Nicholas Curtis, the executive chairman of Lynas, has said that the company chose Malaysia for the refinery for cost reasons: Malaysian engineers earn considerably less than Australian engineers, and Malaysia’s natural gas industry produces very large quantities of sulfur that will be turned into the necessary processing acid at a separate factory adjacent to the refinery.

The Malaysian board announced its decision during the middle of the night in Australia, and Lynas executives could not be reached for immediate comment. Mr. Curtis said in a conference call with investors and journalists on Tuesday that the first of two phases of the refinery project was more than 90 percent complete, and that 85 percent of the staff had already been hired.

Fuziah Salleh, an opposition member of Malaysian Parliament who represents downtown Kuantan but not the less affluent industrial area where the refinery is located, said that critics of the project had already retained lawyers to seek a judicial review of the initial license. The legal challenge will be based on whether Lynas should file a more detailed environmental impact assessment for the refinery, in response to stricter assessment requirements written into Malaysian law last summer.

The International Atomic Energy Agency had suggested last summer that a plan for permanent waste disposal be approved before the refinery starts operations.

The Malaysian decision comes two days after the World Trade Organization’s highest tribunal ordered China to dismantle its taxes and quotas on exports of bauxite, zinc and seven other industrial minerals.

That W.T.O. decision did not include rare earths. But China has used the same legal arguments to defend its export taxes and quotas for rare earths — arguments that the trade organization has now rejected. The United States and the European Union have been preparing to file a possible case with the World Trade Organization challenging China’s rare earth policies.

The Global Times, a newspaper directly controlled by the Chinese Communist Party, published a blistering editorial on Wednesday condemning the trade organization’s decision, saying it would wrongly force China to export a product that is environmentally dangerous to mine and process.

“Cheap exports of its resources such as rare earths will eventually undermine the domestic industry that relies on them,” the editorial said. “China has been alerted to the unsustainable practice, and export restrictions are inevitable.”

Rare earth plant given temporary licence
Safety requirements imposed but Kuantan residents vow to continue protest against facility
Lester Kong Straits Times 2 Feb 12;

KUALA LUMPUR: The Malaysian government has granted a controversial rare earth plant in Kuantan a temporary operating licence, despite strident protests by residents and green groups over fears of the radioactive waste it will produce.

After hearing recommendations from the Atomic Energy Licensing Board on Monday, the government said yesterday it will award the Australian company Lynas Corporation a temporary licence to start operations, but imposed five conditions related to safety, including several on waste disposal.

Among others, Lynas must detail its plans for a permanent disposal facility for waste residue.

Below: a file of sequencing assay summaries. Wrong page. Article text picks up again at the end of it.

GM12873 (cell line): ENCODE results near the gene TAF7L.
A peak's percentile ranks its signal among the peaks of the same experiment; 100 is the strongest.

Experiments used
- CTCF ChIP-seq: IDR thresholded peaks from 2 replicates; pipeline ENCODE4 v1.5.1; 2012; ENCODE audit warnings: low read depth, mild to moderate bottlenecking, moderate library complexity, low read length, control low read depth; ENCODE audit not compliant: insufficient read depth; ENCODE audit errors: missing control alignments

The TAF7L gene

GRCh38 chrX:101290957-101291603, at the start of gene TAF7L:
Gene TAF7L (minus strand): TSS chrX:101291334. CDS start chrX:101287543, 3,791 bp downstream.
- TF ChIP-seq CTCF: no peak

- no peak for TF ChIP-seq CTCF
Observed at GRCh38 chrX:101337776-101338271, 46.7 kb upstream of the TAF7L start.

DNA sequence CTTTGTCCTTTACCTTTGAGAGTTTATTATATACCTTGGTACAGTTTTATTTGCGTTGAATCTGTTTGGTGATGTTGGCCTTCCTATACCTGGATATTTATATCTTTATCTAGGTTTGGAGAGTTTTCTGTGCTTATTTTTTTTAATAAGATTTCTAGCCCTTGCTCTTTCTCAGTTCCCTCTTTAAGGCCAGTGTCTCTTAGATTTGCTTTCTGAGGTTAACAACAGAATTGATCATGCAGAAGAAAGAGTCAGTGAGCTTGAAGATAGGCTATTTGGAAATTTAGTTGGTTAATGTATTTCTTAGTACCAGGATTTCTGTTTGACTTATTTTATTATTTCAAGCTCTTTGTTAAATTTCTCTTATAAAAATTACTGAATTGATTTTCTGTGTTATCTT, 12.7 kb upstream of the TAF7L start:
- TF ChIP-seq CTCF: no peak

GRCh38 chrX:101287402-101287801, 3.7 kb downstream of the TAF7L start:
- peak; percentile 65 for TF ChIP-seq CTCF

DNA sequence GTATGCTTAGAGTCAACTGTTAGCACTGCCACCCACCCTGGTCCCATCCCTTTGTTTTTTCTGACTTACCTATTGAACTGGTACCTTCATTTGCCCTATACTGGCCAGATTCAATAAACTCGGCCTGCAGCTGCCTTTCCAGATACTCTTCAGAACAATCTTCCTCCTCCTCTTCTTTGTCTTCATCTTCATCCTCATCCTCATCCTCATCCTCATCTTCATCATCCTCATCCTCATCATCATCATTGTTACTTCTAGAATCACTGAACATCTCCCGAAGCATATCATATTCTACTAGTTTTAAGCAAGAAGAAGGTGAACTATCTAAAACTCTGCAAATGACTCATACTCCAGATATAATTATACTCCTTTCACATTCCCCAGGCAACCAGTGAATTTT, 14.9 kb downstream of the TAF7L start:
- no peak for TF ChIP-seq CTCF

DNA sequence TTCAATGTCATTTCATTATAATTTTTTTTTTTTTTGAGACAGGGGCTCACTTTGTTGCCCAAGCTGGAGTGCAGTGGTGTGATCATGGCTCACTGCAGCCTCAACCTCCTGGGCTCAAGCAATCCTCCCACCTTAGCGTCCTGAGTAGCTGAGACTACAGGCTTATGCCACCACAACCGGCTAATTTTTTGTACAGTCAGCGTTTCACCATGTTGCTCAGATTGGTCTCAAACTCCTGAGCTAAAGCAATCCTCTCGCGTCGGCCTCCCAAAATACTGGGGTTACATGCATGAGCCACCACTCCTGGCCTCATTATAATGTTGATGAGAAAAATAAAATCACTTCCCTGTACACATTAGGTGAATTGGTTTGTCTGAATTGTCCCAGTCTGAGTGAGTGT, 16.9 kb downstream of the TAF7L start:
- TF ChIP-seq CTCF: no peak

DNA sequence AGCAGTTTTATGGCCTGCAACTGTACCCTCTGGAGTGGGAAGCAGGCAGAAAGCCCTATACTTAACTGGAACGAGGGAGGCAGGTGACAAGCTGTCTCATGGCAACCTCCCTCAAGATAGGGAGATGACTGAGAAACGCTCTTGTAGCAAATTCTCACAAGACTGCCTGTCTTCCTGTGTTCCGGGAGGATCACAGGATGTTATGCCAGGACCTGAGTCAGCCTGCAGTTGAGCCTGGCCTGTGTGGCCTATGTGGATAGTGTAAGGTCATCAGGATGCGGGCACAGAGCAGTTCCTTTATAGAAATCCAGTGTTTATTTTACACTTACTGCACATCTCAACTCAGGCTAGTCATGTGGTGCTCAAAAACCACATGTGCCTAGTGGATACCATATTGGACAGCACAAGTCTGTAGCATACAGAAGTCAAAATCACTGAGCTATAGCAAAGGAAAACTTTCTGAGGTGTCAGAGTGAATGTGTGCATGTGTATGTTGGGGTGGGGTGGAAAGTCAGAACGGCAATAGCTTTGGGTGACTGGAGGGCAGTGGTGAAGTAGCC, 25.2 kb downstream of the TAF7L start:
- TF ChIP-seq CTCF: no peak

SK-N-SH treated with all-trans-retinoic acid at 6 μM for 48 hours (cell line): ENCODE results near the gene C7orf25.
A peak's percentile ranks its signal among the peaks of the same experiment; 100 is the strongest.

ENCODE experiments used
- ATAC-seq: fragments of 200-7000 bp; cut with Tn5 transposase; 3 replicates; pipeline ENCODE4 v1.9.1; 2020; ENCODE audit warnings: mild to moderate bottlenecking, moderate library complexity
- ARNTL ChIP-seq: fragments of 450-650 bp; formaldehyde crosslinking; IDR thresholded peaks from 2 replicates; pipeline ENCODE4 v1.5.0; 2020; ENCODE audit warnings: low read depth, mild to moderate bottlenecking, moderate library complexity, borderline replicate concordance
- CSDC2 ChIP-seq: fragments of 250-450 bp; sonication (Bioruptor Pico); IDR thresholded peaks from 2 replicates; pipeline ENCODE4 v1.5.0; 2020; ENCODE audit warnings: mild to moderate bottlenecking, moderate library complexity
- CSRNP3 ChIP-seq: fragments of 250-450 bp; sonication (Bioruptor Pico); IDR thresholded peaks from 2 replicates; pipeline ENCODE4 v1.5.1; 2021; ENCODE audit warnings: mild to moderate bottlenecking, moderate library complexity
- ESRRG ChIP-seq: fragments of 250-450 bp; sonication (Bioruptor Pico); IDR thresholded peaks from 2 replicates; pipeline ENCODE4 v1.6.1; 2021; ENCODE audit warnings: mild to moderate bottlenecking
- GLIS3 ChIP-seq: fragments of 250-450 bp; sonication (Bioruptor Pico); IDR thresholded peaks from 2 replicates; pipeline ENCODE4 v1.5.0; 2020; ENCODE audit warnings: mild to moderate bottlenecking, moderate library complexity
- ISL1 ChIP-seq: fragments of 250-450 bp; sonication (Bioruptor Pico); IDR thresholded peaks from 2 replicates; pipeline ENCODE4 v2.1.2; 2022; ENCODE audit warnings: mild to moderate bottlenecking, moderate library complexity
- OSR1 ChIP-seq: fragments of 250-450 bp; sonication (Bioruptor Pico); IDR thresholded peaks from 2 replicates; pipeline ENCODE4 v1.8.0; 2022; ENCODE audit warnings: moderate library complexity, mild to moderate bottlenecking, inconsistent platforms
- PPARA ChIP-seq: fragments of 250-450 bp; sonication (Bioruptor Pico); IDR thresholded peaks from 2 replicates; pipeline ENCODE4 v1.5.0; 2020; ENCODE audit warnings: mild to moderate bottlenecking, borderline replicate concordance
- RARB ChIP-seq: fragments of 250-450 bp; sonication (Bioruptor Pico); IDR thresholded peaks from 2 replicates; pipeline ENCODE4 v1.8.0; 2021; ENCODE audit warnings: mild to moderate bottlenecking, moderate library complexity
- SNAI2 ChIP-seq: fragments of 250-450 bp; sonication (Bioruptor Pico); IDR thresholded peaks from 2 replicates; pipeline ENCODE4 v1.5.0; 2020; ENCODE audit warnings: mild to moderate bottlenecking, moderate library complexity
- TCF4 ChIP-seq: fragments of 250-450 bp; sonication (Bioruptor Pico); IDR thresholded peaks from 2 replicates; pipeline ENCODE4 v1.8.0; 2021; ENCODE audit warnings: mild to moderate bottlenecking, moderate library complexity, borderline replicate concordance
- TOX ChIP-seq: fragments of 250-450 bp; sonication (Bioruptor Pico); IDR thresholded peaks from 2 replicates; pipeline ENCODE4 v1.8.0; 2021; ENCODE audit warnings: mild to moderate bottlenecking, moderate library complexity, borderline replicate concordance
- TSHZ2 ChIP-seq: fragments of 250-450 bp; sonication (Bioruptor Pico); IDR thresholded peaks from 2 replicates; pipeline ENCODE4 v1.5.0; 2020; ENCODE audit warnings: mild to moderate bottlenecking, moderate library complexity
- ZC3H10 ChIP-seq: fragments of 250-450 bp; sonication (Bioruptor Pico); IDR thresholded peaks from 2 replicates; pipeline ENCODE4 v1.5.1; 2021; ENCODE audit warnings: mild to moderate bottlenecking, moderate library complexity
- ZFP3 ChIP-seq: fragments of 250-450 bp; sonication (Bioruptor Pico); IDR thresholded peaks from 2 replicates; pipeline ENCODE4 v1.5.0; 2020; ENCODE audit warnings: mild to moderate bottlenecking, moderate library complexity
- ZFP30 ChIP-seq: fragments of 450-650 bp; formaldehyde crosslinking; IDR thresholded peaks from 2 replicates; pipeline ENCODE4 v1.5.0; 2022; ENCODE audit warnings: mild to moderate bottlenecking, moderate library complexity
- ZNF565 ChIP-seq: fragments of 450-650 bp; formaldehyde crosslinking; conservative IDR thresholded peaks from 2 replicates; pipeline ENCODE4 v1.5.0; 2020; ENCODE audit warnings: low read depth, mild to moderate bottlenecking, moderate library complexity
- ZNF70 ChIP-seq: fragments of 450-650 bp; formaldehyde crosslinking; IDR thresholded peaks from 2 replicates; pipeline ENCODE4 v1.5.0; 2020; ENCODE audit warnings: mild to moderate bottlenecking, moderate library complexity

'If the conditions are not complied with, the temporary licence may be suspended or revoked and the next licence application will not be considered,' said Mr Ghazali Ismail, a spokesman for the board.

The board added that the company also held full responsibility for the plant's by-products and residue, which, if necessary, should be returned to 'the original source', meaning Australia.

The board's director-general Raja Aziz Raja Adnan did not want to say how long the temporary licence would be for, saying only that it was given for a 'fixed duration'. But media reports indicated that the licence would last for two years.

Datuk Raja Aziz said more details will be released at a briefing tomorrow.

The awarding of the licence quickly drew outrage from residents, opposition parties and environmental groups, and came just after several green groups revealed plans for a series of rallies this month.

Built to process rare earths materials used in the production of many consumer electronics, the Lynas plant has drawn intense opposition from Kuantan residents and environmentalists ever since it was reported. Many fear the potential impact of its radioactive wastes, especially as wastes from Malaysia's last rare earths refinery in Perak were believed to have caused several cases of birth defects and leukaemia in the 1980s.

'Basically, Kuantan people will be lab rats,' charged Kuantan MP Fuziah Salleh, who is from the opposition Parti Keadilan Rakyat. She said the party will file a judicial review to overturn the decision. 'This is the reverse to the government's ideal of putting the people first.'

Mr Wong Tack, who leads a coalition of activists called the Green Assembly 2.0, said the approval will fuel anger towards the government.

'The people will not tolerate this and will fight it until it is closed,' he warned.

Observers also say that the plant could become an election issue in polls expected to be called in months.

One green group, Save Malaysia, is holding a rally in Kuantan on Saturday, to coincide with another march in Kuala Lumpur by other groups. Green Assembly 2.0 is also planning to hold a protest in Kuantan on Feb 26.

'We're telling them that people here do not wish for such an industry in their backyard,' said Mr Tan Bun Teet, chairman of Save Malaysia.

His organisation and the Stop Lynas Coalition also plan to go to court to try to shut down the plant.